Re: Reification of Sets (of RDF Statement, for Queries)

> Issue 1: RDF M&S Does Not Provide Sets

Just to make sure that we talk about the same thing, I understand a set
as defined in
And yes, sets are needed the allow us to talk about "elements and relations"

> [...]
> Issue 2: Completeness of Knowledge  ("Closed" collections)
> [...]
>    4) LISP-style lists: predicates First and Rest, object TheEmptyList.
>        - a little complicated
>    5) ...?  anything else?

Well, we have been using recursive lists with predicate :list and object :nil
as you can find out at

> It's tempting to think in terms of the syntax where it looks like the
> list is complete:
> <list id=foo>
>   <li>a
>   <li>b
> </list>
> but in the abstract systax (think of the graph) that closing
> information is lost as the RDF parsers seem to handle it.  (As is the
> ordering, if you don't turn the "li" predicate into "_1"...)
> For making Sets from Lists:
>    1)  an Emumeration predicate, relating a set to a list which
>        contains all the same elements at least once
>    2)  an ElementSet predicate, the inverse of Enumeration
>    3)  ...?  anything else?
> To bring this together in an example, I'm trying to represent RDF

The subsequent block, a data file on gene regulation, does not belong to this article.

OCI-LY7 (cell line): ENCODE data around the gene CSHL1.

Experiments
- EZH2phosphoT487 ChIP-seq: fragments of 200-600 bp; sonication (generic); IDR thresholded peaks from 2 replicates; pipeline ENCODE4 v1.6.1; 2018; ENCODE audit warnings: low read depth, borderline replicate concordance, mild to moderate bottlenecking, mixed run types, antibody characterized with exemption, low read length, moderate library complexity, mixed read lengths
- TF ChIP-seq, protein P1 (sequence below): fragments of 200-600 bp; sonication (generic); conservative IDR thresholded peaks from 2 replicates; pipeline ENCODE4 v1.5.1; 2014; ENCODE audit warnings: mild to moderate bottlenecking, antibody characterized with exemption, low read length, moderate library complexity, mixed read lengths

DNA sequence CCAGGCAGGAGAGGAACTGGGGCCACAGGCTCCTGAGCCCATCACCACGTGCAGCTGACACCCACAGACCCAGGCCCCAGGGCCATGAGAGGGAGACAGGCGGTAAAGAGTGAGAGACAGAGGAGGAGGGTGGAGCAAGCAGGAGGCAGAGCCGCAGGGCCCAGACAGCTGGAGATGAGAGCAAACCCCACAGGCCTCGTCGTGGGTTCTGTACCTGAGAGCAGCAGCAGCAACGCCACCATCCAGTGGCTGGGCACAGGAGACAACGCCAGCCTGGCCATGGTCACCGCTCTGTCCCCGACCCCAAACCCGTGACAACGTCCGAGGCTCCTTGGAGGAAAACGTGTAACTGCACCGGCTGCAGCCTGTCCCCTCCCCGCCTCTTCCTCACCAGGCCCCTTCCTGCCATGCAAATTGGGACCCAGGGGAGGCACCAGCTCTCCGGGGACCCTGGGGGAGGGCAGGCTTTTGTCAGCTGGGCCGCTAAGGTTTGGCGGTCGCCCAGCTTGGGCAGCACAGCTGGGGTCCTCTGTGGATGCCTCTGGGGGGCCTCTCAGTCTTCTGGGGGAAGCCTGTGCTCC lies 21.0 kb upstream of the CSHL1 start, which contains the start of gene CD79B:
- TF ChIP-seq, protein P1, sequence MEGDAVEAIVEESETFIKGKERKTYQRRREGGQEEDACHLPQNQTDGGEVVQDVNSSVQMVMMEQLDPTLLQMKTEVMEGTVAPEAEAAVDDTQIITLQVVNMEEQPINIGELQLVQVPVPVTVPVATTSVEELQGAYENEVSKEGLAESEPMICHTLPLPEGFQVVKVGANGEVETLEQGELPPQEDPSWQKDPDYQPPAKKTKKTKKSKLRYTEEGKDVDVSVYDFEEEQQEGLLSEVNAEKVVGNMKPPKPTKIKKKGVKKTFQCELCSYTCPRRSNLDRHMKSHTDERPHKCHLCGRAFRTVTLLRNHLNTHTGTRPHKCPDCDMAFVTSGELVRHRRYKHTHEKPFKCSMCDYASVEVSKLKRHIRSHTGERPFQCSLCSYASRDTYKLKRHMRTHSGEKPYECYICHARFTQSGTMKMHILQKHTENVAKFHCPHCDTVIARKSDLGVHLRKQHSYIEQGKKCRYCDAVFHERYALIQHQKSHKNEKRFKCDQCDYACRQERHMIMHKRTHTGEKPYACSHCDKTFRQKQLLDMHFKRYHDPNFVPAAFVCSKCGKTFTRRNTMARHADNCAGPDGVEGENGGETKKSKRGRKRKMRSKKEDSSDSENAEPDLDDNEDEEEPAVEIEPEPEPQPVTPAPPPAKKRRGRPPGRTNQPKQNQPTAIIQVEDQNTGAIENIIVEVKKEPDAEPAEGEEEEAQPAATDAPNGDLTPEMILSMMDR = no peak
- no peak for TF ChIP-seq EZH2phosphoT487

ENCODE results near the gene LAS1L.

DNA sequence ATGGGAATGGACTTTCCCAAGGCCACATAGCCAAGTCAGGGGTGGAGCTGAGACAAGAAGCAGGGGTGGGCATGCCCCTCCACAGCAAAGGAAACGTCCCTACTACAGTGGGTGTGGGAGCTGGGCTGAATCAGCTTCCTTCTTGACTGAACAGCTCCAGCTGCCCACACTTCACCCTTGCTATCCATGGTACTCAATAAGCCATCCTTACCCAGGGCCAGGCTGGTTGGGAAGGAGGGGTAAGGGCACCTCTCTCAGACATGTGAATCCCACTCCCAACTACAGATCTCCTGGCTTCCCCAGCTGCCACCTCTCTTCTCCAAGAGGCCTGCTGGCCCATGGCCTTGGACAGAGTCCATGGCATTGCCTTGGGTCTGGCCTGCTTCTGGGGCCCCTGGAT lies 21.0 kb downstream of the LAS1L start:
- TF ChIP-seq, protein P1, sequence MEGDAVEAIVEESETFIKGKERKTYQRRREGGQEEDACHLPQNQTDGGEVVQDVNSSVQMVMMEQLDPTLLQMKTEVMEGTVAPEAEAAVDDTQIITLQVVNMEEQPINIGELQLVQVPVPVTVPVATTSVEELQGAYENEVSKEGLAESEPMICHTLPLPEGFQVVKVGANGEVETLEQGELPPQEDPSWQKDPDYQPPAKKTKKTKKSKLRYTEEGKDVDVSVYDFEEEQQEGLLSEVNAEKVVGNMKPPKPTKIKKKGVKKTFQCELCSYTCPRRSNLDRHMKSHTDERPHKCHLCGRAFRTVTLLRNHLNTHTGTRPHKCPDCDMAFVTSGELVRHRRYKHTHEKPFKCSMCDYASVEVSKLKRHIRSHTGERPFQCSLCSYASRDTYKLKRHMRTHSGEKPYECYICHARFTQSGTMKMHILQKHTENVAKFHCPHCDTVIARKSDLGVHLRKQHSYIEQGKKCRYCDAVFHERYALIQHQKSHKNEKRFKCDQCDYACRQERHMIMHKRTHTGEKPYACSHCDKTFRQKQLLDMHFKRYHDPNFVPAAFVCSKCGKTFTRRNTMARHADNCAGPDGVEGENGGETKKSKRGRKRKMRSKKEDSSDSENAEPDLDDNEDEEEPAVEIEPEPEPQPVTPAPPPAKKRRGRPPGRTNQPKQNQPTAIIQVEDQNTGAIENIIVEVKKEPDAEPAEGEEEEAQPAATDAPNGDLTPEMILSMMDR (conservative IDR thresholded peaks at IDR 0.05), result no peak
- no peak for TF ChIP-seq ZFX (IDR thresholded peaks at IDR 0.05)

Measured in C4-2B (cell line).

> queries in RDF (ie to reify them).  I think the right approach looks
> in n3 like:
>    :myQuery q:statements { ... bunch of statements ... };
>             q:variables ( ... list of terms in the statements
>                          which are variables ...).
> but the conversion of the "bunch of statements" and "list of terms"
> into proper RDF Sentences is subject to a resolution to the issues
> raised here.  My current vote is for (4) lisp-lists and (1) a set
> enumeration predicate.   If anyone has any objection to these, I'd be
> interested in hearing it.

One can also deal with lists via such predicates as :in (membership)
:append (concatenation) etc.
Something else is difference lists as defined at
  [[[A difference list is a special kind of a list. Instead of being ended
     by nil, a difference list has an uninstantiated tail so that new
     elements can be appended to it in constant time. A difference list
     is written as List - Tail where List is the beginning of the list
     and Tail is its uninstantiated tail. Programs that use difference
     lists are usually more efficient and always much less readable than
     programs without them.]]]
They are indeed very handy but one needs a notation to make a distinction
between (:a :b :c :d) where :d is a variable-list-element and
(:a :b :c ??? :d) where :d is a variable-list-tail.

>    -- sandro

Jos De Roo, AGFA

Received on Tuesday, 10 April 2001 06:50:42 UTC